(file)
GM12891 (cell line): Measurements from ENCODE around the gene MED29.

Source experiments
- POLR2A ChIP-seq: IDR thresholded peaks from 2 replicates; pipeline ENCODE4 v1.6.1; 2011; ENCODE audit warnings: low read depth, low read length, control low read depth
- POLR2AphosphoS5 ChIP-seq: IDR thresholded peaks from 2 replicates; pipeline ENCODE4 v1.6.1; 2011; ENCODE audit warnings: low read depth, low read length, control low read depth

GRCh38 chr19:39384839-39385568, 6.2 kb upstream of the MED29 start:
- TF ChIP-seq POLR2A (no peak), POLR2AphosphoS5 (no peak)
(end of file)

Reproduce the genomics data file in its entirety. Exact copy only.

GM12891 (cell line): Measurements from ENCODE around the gene MED29.

Source experiments
- POLR2A ChIP-seq: IDR thresholded peaks from 2 replicates; pipeline ENCODE4 v1.6.1; 2011; ENCODE audit warnings: low read depth, low read length, control low read depth
- POLR2AphosphoS5 ChIP-seq: IDR thresholded peaks from 2 replicates; pipeline ENCODE4 v1.6.1; 2011; ENCODE audit warnings: low read depth, low read length, control low read depth

GRCh38 chr19:39384839-39385568, 6.2 kb upstream of the MED29 start:
- TF ChIP-seq POLR2A (no peak), POLR2AphosphoS5 (no peak)